First Impressions: Eduardo Rodriguez
Someone must have told Rodriguez when he was younger that first impressions matter. This is great advice because the first time you meet or spend time around someone ultimately shapes your perception of them more than you think it would. The first time I saw Rodriguez was on August 26th 2013 when truth be told I was at the game to see the other starter—Noah Syndergaard. Rodriguez who was pitching for AA Bowie at the time stole the show going 8.0 IP allowing just two hits and zero runs while striking out five batters, Syndergaard was lit up for 9 earned over 3.0 IP. It’s safe to say that start got my attention and I was even more impressed with his victory over Texas last night than I have ever been while watching him.
In the day leading up to the start I was asked by a few twitter followers whether or not this kid would be worth the waiver add and if he was a good start vs Texas. I was cautiously optimistic recommending him with the caveat that Texas had been quite good vs lefties and Arlington is not the easiest place to make a debut. I did think that the advantage still lie with Rodriguez who had the benefit of never having faced any of the Ranger’s hitters before which would keep them guessing. He delivered 7.2 IP giving up just three hits and two walks while punching out 7 earning the first win of his career.
From the first pitch forward Rodriguez looked in control both working quickly and pounding the zone. It was clear from the radar gun that he had his adrenaline pumping since his four-seam fastball velocity sat at about 96 MPH in the first inning topping out at 98. He was aggressive from the get go attacking hitters and often finding a way to get ahead in the count. Though he relied heavily on his fastball in the early going he was not shy at all to mix in his changeup and slider when he needed to keep a batter off balance. He used this slider to punch out Prince Fielder in his first at-bat and was able to get Adrian Beltre on just one pitch.
It became obvious as the game went on that one of the greatest assets that Rodriguez has is his fastball command. In his first strikeout of Mitch Moreland, Rodriguez pounded him with fastballs low in the zone before elevating with a high fastball to sit him down. Later in the game in after seeing the patient Shin-Soo Coo before he displayed his ability to move his fastball around the zone east and west to get Choo to fly out to center field. The ability to place his fastball wherever he wants and to understand the value of changing the batters perception by moving around the zone shows a very advanced awareness of how to pitch that most 22-year-old pitchers do not have.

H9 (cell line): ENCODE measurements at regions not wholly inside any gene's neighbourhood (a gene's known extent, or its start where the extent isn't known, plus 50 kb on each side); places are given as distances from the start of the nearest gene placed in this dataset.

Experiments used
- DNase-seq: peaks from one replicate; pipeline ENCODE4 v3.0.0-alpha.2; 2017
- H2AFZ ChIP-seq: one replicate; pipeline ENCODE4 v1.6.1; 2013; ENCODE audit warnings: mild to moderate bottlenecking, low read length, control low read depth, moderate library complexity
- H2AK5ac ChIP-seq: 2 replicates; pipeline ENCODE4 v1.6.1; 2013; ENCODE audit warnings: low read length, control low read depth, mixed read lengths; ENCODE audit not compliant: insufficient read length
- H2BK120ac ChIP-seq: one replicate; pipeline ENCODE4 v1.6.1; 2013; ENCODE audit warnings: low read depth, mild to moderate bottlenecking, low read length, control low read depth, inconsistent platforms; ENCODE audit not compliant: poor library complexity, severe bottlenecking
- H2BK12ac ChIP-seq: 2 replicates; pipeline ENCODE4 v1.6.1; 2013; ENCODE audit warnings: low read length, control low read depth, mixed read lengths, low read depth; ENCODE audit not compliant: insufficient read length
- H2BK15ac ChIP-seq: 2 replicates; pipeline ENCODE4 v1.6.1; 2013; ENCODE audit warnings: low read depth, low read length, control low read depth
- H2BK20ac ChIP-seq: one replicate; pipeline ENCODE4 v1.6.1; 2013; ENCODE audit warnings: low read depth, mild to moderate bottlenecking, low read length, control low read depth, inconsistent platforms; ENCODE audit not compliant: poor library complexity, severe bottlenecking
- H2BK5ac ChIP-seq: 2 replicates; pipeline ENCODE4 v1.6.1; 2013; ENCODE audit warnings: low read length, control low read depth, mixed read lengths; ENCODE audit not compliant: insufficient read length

When contact was made last night it was manifested in 55.6% ground balls and a fair number of very softly hit fly balls. Rodriguez four-seam fastball which was down as low as 91-92 in the middle innings can have so much natural sink on it that while watching him I mistook it for a two-seam fastball on more than one occasion. It was hard for me at times to differentiate between his changeup (87.7 MPH) and slider (87.2) because not only do they come in at roughly the same speed but his slider has more drop than it does side run. If the viewer has trouble differentiating these pitches from his couch I can only imagine how difficult it must be for the hitter.
Overall I thought his delivery was very repeatable and as the announcers pointed out during the Texas broadcast he does a very good job of hiding the ball until he is ready to deliver his pitch. This combination of two similarly hard breaking and off-speed offerings and the ability to move the fastball around the zone make his ability to hide the ball all the more dangerous to the hitter. Rodriguez also showed no fear throwing both his slider and changeup to both lefties and righties and was frequently attacking batters low and inside. He delivers all of his pitches from the third base side of the rubber making his angle of delivery even more deceptive.
Rodriguez made few mistakes last night with his first walk coming in the 5th inning vs Elvis Andrus before issuing a four-pitch walk to Robinson Chirinos in the 8th. He had two balls all night that were hit hard, the 2nd inning double by Hamilton and the 8th inning single by Delino DeShields on pitch 104 of the night. At the end of the night he handled the meat of the Texas batting order as easily the third time through the order as he did during the first time. He showed more off-speed and breaking offering the second time through and went back the fastball the third time through the order.
|Times Through The Order||Fourseam||Slider||Change|
This was supposed to be a spot start for Rodriguez but we all know what this really was, an audition. Boston’s rotation needs help in a big way and after what I saw last night there is no way they can justify sending him down. The most likely candidate to be bumped is the struggling Joe Kelly whose stuff could play very nicely out of the pen. While we can’t rely on Rodriguez to be quite this good, especially as the league sees him more, he is a true three pitch pitcher who should more than hold his own. Long term he has the potential to develop into a number two starter as he strives to do the best impression of his Venezuelan hero Johan Santana.
The Andrew Miller for Rodriguez trade from last year is looking like a steal and for those of you in dynasty leagues or in redraft leagues in need of a starter you should make a strong play to pick him up. I grabbed him in my redraft league for 24 dollars on a standard FAAB budget but he has already been owned for years in my dynasty league. I would expect an ERA under 4.00 with an above average WHIP for the rest of the season. If this move works out well for Boston this may be all they need to make some headway in that bunched up AL East and separate from the pack.